Clock ticking for Jackson to prove worth

Clock ticking for Jackson to prove worth

Clock ticking for Jackson to prove worth
CLEVELAND -- Conor Jackson has become a victim of bad timing.

Absent for four games because of neck stiffness, Jackson quickly lost his starting job at first base to Brandon Allen. Now back in a utility role he served at the start of the year for the A's, he's hitless in his last 21 at-bats and knows he has a limited number of days left to prove his worth as a soon-to-be free agent.

"Obviously, going into free agency, you want to play every day," Jackson said. "That was the biggest thing for me. Now, I'm kind of at a point where I think being versatile is going to help me going into it. But on the flip side, you want at-bats, and the only way to get your numbers up is to get those. I've been through these types of stretches, but I was playing every day, so I had the opportunity to hit my way out of it, and this is a little different situation.

"I knew coming into the year, I was going to have to earn my time, and when I did get the opportunity, I would have to do something. Obviously, the past two weeks, I haven't. I haven't done anything to deserve playing time, so it's frustrating, especially this late in the year."

Jackson, who began Tuesday batting .249 with four homers and 38 RBIs in 102 games, has reentered a right-field shuffle that also includes David DeJesus and Ryan Sweeney. Allen -- batting .305 since his promotion -- is expected to assume everyday first-base duties the rest of the way.

"Conor hasn't got consistent at-bats since his injury," Melvin said. "Up to that point, it was probably his best stretch. He'd been playing every day at first and the production was going, and then he hurt his neck, and Allen came, and it's been difficult for him to get back in there regularly. I don't think he's gotten a hit since. It was a tough period for him, and it continues to be a tough period without the consistent at-bats."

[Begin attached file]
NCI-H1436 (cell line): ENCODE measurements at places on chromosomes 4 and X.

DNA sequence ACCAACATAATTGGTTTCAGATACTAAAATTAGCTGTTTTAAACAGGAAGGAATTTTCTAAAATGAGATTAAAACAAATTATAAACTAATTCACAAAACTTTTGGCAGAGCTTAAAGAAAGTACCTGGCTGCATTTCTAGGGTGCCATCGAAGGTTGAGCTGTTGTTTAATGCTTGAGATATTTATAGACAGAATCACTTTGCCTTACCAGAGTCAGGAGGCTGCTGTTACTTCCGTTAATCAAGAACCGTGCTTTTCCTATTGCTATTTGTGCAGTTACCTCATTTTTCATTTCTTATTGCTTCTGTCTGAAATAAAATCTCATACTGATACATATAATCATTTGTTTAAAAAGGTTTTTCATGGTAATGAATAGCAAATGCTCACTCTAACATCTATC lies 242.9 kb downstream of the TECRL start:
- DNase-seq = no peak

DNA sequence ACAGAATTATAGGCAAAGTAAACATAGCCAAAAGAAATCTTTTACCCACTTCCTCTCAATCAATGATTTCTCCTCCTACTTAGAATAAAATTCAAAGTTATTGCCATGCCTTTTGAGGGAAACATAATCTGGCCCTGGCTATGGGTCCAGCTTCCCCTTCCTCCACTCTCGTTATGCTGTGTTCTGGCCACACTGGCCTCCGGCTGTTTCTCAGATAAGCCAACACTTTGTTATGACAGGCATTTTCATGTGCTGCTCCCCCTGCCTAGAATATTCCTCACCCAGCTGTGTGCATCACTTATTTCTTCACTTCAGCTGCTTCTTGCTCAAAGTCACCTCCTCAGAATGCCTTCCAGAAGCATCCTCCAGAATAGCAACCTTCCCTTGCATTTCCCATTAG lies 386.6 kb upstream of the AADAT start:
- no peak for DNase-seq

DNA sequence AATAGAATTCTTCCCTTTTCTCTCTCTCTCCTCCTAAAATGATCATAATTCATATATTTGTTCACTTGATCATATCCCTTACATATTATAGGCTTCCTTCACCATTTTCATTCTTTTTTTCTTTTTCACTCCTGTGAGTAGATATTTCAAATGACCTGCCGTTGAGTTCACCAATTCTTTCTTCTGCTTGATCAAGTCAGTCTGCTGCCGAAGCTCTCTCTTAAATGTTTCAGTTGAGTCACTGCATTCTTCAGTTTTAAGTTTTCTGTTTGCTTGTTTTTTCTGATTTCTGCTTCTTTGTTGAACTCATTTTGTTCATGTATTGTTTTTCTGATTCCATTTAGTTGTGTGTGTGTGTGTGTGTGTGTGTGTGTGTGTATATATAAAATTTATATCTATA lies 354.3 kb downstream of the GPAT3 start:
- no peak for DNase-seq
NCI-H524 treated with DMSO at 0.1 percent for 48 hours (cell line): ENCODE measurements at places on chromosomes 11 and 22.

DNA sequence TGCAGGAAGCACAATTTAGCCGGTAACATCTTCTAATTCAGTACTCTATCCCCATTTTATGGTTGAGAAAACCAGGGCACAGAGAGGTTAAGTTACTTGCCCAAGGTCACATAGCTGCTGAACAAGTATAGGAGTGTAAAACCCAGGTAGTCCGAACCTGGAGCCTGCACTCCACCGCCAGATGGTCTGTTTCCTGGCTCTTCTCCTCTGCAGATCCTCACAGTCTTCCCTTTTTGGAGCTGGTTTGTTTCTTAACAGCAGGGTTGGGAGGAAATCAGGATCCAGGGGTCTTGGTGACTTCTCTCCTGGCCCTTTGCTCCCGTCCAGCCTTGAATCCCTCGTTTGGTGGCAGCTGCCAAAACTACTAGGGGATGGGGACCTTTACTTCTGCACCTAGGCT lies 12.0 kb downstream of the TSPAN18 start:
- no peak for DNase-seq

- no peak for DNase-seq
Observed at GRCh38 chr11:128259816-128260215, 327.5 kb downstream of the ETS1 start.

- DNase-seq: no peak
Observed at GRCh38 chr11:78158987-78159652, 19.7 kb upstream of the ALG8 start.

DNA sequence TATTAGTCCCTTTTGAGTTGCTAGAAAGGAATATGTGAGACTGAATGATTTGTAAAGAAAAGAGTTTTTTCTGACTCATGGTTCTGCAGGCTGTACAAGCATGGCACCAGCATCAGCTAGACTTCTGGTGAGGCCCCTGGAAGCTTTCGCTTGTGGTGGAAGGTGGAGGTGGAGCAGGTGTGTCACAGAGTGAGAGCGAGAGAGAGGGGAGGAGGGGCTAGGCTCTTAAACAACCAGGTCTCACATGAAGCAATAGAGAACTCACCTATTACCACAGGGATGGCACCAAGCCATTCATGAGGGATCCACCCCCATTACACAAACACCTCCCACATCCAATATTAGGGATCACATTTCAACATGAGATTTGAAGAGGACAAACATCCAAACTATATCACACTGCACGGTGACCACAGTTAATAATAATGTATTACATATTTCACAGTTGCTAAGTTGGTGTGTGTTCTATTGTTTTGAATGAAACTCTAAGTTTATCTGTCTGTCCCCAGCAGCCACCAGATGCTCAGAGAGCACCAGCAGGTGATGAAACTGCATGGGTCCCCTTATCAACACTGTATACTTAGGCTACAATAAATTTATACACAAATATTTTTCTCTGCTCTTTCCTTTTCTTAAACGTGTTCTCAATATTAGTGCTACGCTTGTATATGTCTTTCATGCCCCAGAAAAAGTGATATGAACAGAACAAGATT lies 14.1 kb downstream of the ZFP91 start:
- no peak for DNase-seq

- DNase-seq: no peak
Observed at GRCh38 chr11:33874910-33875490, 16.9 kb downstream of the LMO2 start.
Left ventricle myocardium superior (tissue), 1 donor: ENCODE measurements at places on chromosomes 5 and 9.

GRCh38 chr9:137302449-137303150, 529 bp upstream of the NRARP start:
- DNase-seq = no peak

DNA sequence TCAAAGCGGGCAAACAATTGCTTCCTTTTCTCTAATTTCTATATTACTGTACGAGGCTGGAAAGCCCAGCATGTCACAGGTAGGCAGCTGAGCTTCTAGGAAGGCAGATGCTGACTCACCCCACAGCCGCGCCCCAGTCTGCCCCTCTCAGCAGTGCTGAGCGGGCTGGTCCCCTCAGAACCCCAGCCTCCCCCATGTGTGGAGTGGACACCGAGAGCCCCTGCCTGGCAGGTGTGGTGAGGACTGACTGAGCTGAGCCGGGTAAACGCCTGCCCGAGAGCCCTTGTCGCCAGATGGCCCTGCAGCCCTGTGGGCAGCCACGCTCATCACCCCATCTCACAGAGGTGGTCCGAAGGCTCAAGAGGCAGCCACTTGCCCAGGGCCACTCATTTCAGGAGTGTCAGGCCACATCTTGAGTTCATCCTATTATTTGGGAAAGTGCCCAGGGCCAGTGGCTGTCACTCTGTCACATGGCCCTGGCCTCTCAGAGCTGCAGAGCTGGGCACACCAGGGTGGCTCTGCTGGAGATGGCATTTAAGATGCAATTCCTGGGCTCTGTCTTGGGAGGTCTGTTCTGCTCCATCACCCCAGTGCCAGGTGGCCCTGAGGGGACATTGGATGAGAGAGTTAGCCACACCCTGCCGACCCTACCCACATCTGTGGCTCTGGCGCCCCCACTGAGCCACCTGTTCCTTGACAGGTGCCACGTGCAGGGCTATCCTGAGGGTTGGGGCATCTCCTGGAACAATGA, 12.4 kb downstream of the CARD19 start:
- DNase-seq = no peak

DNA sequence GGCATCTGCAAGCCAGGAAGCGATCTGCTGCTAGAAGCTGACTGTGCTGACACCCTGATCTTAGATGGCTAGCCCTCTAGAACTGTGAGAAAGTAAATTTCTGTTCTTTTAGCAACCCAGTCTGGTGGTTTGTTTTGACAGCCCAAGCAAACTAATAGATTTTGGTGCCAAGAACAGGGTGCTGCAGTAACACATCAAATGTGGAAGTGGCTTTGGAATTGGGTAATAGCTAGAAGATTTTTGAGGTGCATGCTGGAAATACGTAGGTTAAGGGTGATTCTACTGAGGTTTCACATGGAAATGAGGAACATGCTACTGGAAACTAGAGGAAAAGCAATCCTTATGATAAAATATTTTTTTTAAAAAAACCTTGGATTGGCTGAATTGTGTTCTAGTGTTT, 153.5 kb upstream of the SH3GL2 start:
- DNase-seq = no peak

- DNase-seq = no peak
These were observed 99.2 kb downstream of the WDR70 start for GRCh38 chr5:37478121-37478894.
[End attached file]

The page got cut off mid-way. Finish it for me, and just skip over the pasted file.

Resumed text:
It's one Jackson, having already been through multiple ups and downs in his career, takes in stride.

"The writing's kind of on the wall, and I understand the situation. You've gotta play Brandon Allen every day," the 29-year-old Jackson said. "He's a special talent, and he didn't get the opportunity in Arizona he deserves, but this is going to be a good fit for him. As much as I didn't like it, I understand that side of the game."

Allen could be one of several youngsters taking to the field in September, with callups expected to arrive by the end of the week as rosters expand. That could further limit playing time for Jackson, who is also unsure of where he fits into Oakland's bigger picture. DeJesus, Josh Willingham and Coco Crisp are all free agents at season's end, as well.

Needless to say, Jackson is very open to the idea of exploring the market.

"You have to," he said. "I would be doing a disservice to myself if I don't. There hasn't been any conversation here, but I'm a realist, and I'm looking at my numbers here and the next 28 days. Whether I'm in their plans, I don't know. I love Bob Melvin, I'm a big fan, and I think that's a big drawing point for me and for anybody."